Commandment 9:

Look For Alternatives

Going forward, the Clean Air Act and other statutes are expected to impose increasingly stringent restrictions on the use of hazardous raw materials. Companies should not wait for these laws to take effect. Examining ways to minimize your use of hazardous raw materials now, will help reduce manufacturing downtime in the future. Work with a process engineer to identify the materials you currently use and develop a list of possible substitutes. Begin a testing program, because substitution of raw materials can take as much as two to three years to test and work through customer satisfaction issues.

Commandment 10:

Retain Detailed Records

For most companies, it's difficult to prove that they did not cause contamination in the past because adequate records are not available. To prevent this, companies should keep detailed invoices and purchase orders to prove which chemicals have -- or have not -- been used. Be sure that the environmental compliance officer retains hazardous waste manifests to demonstrate that wastes were in fact shipped off-site and not disposed at the facility. Plan to retain these records for at least 20 years. Using microfilm can conserve space. Copies of all records should be kept in a fire-safe location deposit box off-site as insurance against potential destruction of records in a catastrophe.

Commandment 11:

Select Your Vendors Carefully

When working with independent hazardous waste haulers and disposal sites, be certain that they have solid environmental and financial records. Consider having your environmental compliance officer personally visit all hazardous waste treatment, storage and disposal facilities used by your company. During the site visit, make sure that all hazardous waste is treated or incinerated before disposal to comply with restrictions on land disposal. When working with the outside vendors, use only written contracts for shipment and disposal.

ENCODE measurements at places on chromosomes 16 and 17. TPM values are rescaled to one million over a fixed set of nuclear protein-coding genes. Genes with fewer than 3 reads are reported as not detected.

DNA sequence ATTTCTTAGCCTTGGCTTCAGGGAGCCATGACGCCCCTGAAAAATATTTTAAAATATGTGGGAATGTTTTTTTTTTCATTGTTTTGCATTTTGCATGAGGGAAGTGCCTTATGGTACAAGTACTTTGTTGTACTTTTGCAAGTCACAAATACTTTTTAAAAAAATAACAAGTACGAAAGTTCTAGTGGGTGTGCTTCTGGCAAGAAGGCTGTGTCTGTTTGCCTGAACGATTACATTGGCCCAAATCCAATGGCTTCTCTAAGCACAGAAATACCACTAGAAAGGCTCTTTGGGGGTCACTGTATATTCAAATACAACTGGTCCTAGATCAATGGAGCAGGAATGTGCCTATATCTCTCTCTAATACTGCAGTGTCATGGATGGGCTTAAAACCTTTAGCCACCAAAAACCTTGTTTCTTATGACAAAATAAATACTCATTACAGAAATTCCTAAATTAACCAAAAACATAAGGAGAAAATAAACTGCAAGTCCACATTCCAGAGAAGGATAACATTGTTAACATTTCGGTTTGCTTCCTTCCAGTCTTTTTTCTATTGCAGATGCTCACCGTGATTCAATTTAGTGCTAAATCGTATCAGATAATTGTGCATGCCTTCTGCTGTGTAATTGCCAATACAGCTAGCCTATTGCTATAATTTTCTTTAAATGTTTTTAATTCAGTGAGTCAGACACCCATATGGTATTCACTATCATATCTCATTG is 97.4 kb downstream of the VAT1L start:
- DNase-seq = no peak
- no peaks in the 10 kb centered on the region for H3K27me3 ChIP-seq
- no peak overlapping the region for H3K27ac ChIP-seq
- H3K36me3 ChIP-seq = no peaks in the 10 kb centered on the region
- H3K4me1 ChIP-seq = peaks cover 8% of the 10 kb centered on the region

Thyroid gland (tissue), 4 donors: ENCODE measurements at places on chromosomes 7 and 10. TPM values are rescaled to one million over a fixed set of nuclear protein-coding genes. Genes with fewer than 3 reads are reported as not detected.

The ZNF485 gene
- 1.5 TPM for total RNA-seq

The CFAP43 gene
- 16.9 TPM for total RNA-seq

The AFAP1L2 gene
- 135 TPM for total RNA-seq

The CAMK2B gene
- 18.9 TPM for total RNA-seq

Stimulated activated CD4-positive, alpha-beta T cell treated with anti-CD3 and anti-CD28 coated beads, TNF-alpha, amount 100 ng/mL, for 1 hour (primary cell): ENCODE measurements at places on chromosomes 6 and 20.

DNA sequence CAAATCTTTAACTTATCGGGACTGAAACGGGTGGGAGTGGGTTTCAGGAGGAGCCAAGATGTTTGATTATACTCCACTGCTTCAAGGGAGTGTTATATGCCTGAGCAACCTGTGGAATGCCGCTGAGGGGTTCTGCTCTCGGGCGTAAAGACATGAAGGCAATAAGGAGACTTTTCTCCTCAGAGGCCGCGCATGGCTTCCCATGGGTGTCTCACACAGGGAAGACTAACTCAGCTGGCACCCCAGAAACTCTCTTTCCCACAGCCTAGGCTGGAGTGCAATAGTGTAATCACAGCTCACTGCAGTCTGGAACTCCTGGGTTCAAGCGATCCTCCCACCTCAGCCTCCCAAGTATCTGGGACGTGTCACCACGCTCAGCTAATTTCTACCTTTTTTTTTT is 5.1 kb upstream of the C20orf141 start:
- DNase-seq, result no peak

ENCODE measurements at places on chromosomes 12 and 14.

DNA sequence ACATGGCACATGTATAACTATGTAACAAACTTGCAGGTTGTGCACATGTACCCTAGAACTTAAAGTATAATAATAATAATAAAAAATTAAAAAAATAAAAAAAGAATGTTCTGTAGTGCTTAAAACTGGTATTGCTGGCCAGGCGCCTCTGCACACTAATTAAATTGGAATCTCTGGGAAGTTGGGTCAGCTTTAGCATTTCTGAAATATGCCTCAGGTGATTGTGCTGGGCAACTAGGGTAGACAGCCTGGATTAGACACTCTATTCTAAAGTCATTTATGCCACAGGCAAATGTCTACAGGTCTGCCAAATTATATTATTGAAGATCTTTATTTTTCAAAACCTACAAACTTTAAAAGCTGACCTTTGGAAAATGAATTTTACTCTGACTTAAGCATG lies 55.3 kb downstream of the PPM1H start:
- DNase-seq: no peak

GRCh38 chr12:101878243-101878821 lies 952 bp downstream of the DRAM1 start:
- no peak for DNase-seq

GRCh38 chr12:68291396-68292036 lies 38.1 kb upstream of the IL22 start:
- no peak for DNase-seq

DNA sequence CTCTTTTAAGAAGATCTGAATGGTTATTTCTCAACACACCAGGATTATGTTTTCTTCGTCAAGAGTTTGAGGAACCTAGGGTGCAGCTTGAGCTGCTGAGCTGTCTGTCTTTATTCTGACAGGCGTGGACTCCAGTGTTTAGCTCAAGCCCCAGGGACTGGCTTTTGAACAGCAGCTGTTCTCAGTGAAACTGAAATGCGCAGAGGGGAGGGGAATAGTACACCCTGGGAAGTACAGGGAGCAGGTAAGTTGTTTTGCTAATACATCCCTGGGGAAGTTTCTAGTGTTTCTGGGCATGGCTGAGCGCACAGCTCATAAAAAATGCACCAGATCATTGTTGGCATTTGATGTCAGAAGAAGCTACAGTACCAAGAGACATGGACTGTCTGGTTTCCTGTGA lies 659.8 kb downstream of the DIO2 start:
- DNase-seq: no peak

Commandment 12:

Develop An Employee Environmental Response Program

There is usually some truth to employee complaints or allegations, so it is wise to investigate each one thoroughly. In fact, many environmental prosecutions stem from complaints by disgruntled employees. Typically, employees will inform management of a problem before reporting it to authorities. To encourage open communications, the company should develop a procedure for addressing employee concerns, complaints and allegations. The program should be set up independent of line management. Use company newsletters or bulletins to publicize the employee program and encourage comments.

Anthony O. Garvin is an Environmental Law Group partner in Brobeck's San Francisco office.

Copyright Brobeck, Phleger & Harrison LLP

-- Anonymous, May 03, 2000


Now, compare the above, from a business perspective, to the...

Earth Pledge 00334n

A bridge between two worlds certainly needs to be created, if this planet is ever going to make it.


-- Anonymous, May 03, 2000